Q. Are you worried about working relations among the commissioners since they have different backgrounds? How will your panel work efficiently?
A. Well, we acknowledge the diversity and we put everything on the table.
AHRC comment: This question might have been put as a joke. The answer certainly is a joke. In fact, the commission consists of four persons from the government and only three from other sectors, one of whom is a businessman who admires the military regime in Burma. None of the members have personal hard experience of fighting for human rights, as did at least one of the members in the former commission. A less diverse group would be hard to find.
A. We have also overhauled the NHRC's working structure, such as reducing the number of sub-committees and splitting up some bureaus to improve the commission's performance.
AHRC comment: The subcommittees were one of the few parts of the former commission where real work on human rights was done. Some of the people on the subcommittees dedicated long hours investigating violations, and preparing and tabling reports for action at personal expense and considerable effort. Scrapping subcommittees is another sure way to reduce the output of the commission and make it less effective.
Q. There is a concern that the new NHRC will be less aggressive and too lenient in cases involving state agencies because it is comprised mainly of former bureaucrats.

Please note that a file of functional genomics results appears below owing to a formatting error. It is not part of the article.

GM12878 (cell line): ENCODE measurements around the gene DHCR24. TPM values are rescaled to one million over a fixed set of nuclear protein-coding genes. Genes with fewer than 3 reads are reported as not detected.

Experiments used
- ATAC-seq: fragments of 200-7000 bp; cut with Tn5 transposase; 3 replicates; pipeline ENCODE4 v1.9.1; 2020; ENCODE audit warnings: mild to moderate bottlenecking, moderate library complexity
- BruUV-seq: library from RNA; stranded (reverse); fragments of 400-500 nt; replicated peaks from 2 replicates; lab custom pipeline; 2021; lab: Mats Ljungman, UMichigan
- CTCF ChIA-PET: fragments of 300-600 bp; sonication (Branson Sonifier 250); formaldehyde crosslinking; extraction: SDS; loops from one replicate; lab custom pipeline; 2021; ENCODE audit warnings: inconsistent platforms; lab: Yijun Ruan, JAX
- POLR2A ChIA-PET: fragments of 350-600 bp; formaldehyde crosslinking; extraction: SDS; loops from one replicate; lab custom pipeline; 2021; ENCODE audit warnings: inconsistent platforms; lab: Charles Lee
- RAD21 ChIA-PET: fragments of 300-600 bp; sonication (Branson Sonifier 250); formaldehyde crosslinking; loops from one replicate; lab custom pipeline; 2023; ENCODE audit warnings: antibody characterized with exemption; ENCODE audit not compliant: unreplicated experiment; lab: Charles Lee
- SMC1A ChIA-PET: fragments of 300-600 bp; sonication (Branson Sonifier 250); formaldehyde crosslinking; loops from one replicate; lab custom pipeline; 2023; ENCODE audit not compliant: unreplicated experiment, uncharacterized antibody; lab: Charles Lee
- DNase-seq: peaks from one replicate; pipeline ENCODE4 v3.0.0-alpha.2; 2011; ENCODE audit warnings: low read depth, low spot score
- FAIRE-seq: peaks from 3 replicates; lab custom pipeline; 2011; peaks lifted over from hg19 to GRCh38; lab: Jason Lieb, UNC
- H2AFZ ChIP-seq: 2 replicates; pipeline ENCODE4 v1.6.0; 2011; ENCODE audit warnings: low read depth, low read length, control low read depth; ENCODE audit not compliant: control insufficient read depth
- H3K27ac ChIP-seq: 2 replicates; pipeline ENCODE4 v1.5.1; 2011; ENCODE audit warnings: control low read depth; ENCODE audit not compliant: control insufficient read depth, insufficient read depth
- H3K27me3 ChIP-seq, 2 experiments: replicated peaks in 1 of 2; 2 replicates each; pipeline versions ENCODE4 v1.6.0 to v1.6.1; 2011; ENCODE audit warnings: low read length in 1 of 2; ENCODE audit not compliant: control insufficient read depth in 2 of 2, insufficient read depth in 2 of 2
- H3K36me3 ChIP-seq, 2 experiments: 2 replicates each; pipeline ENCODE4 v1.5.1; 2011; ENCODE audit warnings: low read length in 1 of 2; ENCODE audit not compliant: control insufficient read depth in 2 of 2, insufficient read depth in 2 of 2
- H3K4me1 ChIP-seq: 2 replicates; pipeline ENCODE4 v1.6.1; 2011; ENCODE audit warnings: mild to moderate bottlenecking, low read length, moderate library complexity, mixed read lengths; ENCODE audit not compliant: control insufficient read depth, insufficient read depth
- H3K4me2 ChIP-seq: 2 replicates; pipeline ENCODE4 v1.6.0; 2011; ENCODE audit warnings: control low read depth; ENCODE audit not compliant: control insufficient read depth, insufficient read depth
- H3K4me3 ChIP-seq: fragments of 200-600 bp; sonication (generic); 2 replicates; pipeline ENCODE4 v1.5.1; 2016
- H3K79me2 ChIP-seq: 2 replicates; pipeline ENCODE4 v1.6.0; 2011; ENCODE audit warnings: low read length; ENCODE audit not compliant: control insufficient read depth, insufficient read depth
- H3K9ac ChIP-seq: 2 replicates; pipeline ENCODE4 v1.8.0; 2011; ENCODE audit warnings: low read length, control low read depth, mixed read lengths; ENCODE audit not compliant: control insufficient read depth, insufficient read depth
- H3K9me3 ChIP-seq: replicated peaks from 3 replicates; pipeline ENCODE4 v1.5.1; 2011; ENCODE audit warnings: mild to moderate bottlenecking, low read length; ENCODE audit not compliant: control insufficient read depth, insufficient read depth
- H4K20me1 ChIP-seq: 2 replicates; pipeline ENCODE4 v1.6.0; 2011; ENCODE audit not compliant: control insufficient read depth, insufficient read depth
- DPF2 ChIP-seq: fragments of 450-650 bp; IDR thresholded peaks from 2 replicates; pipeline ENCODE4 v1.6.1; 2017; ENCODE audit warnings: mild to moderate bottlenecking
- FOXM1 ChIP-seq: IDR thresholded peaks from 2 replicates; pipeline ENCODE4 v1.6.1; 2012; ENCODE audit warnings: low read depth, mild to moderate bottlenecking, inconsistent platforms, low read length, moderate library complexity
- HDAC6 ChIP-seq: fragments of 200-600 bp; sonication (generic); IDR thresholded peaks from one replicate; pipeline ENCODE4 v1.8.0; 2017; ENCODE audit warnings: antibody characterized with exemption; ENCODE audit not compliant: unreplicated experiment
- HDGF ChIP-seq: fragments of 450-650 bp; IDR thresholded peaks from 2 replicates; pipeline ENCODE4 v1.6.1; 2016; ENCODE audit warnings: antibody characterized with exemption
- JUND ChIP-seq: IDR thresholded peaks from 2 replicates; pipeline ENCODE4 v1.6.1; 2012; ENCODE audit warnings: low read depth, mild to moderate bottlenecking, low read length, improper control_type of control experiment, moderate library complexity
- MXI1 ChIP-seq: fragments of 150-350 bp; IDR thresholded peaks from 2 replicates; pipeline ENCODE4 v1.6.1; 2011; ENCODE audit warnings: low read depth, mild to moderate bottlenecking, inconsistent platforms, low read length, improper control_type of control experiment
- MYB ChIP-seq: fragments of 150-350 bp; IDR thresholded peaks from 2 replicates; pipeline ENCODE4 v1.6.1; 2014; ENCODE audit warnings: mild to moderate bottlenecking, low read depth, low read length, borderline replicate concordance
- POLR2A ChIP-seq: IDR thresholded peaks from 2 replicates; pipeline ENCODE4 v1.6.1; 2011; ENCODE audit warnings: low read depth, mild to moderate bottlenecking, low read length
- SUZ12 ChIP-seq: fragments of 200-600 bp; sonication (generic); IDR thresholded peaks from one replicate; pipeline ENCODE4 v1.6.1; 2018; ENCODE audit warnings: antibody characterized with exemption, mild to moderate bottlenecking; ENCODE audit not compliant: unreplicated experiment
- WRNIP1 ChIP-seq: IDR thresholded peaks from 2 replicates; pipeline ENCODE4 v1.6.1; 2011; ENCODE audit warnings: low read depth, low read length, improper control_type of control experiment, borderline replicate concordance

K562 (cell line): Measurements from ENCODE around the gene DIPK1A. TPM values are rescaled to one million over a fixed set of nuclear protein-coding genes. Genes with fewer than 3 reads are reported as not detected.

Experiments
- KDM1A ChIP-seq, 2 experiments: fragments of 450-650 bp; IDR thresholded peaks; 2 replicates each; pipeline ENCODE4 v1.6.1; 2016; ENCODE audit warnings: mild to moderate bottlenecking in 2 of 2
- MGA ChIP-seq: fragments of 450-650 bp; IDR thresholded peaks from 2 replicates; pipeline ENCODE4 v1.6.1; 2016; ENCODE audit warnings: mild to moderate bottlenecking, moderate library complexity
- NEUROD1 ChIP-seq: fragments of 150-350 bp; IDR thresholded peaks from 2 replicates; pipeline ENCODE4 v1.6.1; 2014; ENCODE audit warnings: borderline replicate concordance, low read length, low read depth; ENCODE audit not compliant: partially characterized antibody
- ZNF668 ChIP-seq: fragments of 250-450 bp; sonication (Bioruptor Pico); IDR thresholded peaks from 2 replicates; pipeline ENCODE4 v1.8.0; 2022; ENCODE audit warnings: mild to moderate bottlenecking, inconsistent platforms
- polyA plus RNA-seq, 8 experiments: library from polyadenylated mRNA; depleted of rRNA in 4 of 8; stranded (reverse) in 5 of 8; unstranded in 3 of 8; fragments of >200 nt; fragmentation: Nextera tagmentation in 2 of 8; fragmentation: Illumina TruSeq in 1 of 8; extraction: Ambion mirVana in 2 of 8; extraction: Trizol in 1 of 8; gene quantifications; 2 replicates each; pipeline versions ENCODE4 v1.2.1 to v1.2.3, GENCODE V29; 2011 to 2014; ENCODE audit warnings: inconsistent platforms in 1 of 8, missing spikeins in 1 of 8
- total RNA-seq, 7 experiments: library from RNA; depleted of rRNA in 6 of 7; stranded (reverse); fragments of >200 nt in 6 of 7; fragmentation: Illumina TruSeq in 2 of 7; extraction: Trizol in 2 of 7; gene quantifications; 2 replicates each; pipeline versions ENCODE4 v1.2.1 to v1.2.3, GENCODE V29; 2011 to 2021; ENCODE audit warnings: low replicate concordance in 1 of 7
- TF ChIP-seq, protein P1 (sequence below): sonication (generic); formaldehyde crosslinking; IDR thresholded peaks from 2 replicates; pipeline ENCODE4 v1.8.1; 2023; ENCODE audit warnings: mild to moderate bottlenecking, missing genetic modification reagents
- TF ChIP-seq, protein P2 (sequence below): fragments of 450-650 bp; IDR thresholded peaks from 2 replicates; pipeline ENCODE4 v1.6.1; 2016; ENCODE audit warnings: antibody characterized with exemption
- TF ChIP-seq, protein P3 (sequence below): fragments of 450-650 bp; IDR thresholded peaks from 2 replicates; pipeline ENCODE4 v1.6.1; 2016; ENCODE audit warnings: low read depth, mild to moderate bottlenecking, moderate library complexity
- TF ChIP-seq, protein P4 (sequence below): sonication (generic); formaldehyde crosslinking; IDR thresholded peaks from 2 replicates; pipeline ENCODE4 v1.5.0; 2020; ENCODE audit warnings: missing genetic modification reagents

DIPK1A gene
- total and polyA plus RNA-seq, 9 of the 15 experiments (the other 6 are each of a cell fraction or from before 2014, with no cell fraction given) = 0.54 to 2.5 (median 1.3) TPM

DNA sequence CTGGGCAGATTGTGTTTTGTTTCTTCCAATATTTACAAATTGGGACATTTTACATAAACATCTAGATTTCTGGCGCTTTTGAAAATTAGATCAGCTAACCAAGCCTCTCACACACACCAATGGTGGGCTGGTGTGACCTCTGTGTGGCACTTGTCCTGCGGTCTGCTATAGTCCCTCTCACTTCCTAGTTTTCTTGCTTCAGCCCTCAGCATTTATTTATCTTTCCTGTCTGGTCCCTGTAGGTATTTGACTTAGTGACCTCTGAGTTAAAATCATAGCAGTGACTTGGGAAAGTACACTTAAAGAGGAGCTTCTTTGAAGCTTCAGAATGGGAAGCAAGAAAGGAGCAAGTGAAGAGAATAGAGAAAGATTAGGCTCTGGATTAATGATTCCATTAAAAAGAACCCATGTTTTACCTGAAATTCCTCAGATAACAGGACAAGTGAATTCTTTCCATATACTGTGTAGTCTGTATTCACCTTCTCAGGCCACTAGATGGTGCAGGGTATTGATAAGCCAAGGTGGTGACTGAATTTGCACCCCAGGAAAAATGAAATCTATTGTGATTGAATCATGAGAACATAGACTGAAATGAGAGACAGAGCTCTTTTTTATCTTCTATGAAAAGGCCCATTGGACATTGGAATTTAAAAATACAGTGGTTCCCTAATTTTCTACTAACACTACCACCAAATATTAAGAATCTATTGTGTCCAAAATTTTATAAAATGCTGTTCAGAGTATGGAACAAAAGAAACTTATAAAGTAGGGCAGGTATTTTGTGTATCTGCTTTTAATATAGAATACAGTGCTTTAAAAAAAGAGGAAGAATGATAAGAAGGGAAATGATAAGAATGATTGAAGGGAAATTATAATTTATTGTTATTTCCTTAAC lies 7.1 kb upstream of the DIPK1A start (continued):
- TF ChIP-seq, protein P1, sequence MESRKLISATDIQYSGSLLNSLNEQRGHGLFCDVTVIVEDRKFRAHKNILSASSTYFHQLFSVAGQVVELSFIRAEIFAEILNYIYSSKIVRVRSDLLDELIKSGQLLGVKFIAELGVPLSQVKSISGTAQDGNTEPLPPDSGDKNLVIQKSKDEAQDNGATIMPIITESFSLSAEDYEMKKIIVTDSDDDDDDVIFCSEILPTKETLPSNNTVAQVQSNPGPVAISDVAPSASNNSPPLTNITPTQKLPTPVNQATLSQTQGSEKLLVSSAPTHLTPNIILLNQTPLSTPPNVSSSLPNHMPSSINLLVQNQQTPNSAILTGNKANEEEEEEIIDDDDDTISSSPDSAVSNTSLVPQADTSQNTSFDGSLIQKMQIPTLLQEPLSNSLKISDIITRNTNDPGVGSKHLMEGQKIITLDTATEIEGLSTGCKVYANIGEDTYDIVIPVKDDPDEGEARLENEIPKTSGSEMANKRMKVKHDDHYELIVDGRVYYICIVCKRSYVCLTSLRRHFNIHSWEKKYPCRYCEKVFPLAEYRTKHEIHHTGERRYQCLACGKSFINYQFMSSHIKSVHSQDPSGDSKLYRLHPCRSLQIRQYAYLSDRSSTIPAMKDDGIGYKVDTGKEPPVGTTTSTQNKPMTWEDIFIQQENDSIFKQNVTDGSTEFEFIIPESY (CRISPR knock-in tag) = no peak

A. There are both advantages and disadvantages in having bureaucrats on this commission. The bureaucratic style will change the image of the NHRC from an anti-government or NGO-like body to a softer accommodative mechanism. But the weakness is we will have less access to the grass roots. That's why we need to adapt our solo working style to be collaborative with a networking entity.
AHRC comment: Here the real purpose of assigning bureaucrats and academics to run the NHRC becomes clear. It is in the fraudulent idea that a softly-softly approach to human rights of the sort that has been used for years in Thailand to entrench the status quo is the future for the commission. It signifies a return to old elite habits and away from a so-called anti-government approach associated with non-government organisations. That approach, the chairwoman implies, is not good and not the right way for Thai people, who surely would prefer to have a more bureaucratic NHRC in accordance with the cultural expectations that the elite have assigned to them.
Q. How will the NHRC undertake the significant mandate of filing a lawsuit against human rights violators?
A. The commission will not be acting as a law office, filing individual cases, but will create an environment for concerned agencies to work together.